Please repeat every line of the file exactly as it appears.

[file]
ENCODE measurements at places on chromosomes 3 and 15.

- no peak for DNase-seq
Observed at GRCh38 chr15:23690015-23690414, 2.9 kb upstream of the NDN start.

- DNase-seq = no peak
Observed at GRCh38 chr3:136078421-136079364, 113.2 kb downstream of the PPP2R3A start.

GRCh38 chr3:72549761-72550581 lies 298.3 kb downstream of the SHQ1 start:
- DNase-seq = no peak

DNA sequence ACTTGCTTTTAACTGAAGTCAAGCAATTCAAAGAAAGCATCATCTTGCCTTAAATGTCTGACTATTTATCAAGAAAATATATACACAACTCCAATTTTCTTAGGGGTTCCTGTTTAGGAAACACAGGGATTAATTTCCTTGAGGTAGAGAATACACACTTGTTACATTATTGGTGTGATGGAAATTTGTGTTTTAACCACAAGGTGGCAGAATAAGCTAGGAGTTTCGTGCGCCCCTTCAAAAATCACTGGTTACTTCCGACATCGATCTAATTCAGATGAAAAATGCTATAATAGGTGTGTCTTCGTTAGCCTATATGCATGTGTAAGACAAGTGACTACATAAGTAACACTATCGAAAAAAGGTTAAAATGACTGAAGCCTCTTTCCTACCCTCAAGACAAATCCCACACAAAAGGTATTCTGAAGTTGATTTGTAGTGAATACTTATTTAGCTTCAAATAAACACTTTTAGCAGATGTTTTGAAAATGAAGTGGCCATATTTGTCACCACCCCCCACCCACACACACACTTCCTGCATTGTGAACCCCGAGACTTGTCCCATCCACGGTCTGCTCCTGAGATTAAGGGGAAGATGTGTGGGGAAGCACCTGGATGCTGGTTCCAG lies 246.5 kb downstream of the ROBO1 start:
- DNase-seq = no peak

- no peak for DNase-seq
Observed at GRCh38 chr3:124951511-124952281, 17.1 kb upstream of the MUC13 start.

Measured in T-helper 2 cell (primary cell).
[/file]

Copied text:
ENCODE measurements at places on chromosomes 3 and 15.

- no peak for DNase-seq
Observed at GRCh38 chr15:23690015-23690414, 2.9 kb upstream of the NDN start.

- DNase-seq = no peak
Observed at GRCh38 chr3:136078421-136079364, 113.2 kb downstream of the PPP2R3A start.

GRCh38 chr3:72549761-72550581 lies 298.3 kb downstream of the SHQ1 start:
- DNase-seq = no peak

DNA sequence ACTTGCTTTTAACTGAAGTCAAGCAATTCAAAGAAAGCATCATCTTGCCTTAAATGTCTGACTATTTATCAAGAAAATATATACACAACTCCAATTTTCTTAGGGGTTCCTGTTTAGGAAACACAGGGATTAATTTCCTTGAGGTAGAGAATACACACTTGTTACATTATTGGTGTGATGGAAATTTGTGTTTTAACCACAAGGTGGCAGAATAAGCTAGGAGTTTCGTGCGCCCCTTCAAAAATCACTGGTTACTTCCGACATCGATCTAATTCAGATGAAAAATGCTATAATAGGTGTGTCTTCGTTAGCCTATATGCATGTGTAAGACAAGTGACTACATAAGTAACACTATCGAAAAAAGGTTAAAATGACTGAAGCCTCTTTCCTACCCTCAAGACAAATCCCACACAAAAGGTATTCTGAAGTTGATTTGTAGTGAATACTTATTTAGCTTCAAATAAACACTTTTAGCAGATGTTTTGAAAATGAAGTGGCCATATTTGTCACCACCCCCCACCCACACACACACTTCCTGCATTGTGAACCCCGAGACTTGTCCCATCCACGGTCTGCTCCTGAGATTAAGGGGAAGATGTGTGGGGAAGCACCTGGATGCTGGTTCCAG lies 246.5 kb downstream of the ROBO1 start:
- DNase-seq = no peak

- no peak for DNase-seq
Observed at GRCh38 chr3:124951511-124952281, 17.1 kb upstream of the MUC13 start.

Measured in T-helper 2 cell (primary cell).